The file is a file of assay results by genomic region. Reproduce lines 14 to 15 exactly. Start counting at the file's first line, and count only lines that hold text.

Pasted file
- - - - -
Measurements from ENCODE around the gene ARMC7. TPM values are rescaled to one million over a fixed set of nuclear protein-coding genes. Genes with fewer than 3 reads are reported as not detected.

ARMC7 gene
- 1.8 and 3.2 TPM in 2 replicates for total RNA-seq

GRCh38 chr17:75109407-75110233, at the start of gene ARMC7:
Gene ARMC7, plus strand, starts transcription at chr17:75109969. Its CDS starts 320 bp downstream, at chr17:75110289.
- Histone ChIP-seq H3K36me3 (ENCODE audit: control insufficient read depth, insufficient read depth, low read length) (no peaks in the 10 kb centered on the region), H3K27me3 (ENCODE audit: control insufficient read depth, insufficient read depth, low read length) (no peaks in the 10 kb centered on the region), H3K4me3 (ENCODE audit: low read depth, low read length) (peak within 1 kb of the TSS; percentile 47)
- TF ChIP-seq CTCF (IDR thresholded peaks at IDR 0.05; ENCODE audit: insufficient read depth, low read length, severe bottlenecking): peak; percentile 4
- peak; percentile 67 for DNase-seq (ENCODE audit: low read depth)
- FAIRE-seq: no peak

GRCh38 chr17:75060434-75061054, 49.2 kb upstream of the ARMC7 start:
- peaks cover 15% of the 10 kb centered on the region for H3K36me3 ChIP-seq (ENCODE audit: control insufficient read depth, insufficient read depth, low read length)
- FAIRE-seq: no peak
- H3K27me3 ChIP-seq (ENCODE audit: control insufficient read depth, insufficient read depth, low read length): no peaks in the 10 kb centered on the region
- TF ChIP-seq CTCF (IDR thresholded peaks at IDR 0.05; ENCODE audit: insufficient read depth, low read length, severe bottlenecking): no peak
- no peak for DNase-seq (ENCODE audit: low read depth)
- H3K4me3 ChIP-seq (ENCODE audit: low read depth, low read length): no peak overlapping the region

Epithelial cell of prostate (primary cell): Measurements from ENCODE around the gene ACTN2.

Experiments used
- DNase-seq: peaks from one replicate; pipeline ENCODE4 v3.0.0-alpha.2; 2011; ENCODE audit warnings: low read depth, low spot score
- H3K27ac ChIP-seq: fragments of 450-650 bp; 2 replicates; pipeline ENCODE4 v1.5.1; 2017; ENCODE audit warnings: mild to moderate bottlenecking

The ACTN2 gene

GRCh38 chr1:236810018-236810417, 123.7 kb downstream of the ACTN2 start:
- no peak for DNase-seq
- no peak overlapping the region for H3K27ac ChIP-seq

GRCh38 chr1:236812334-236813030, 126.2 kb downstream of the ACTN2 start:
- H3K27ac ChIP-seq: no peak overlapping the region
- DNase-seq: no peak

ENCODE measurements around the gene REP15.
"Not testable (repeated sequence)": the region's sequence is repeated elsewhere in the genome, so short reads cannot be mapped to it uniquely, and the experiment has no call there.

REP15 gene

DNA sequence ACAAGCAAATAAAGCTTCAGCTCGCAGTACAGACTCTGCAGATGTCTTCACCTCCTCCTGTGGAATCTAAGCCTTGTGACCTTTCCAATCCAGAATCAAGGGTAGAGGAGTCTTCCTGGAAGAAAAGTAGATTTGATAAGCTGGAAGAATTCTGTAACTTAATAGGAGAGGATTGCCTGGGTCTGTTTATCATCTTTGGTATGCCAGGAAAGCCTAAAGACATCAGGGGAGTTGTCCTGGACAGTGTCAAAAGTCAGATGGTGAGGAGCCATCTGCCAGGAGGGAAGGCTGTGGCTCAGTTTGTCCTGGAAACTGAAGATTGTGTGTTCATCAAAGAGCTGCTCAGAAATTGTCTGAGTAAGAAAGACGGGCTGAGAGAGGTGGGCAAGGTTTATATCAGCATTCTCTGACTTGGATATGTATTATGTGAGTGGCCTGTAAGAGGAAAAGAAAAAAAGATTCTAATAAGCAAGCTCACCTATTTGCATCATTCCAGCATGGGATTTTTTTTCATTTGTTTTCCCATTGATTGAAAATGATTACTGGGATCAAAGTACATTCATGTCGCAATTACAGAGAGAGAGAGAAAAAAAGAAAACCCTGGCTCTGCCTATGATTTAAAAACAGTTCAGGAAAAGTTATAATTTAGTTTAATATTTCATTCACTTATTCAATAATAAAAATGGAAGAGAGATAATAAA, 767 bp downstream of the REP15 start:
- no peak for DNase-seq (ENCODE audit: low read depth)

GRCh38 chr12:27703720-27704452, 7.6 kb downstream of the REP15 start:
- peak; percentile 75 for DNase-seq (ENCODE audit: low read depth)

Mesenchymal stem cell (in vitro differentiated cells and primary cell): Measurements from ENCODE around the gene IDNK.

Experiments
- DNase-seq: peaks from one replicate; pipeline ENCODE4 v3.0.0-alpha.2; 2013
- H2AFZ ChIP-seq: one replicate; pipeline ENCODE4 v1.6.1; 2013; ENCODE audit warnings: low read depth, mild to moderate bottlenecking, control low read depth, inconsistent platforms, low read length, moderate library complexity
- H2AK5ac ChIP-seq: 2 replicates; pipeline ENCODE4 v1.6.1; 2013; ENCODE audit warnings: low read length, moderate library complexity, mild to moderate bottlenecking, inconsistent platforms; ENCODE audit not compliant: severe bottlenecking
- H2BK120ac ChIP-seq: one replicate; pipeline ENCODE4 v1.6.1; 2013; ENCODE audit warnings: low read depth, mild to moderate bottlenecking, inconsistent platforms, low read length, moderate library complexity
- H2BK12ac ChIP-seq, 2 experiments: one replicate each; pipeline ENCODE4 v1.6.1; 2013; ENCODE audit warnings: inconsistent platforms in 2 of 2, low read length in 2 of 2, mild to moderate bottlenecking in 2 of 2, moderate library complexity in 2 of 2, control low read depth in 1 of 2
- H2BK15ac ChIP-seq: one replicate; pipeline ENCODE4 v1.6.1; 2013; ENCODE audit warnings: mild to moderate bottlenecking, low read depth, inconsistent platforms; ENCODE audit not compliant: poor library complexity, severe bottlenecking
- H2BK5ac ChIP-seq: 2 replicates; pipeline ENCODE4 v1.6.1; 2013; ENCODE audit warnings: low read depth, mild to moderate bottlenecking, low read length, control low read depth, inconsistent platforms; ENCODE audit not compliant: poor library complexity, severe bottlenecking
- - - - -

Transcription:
- TF ChIP-seq CTCF (IDR thresholded peaks at IDR 0.05; ENCODE audit: insufficient read depth, low read length, severe bottlenecking): no peak
- no peak for DNase-seq (ENCODE audit: low read depth)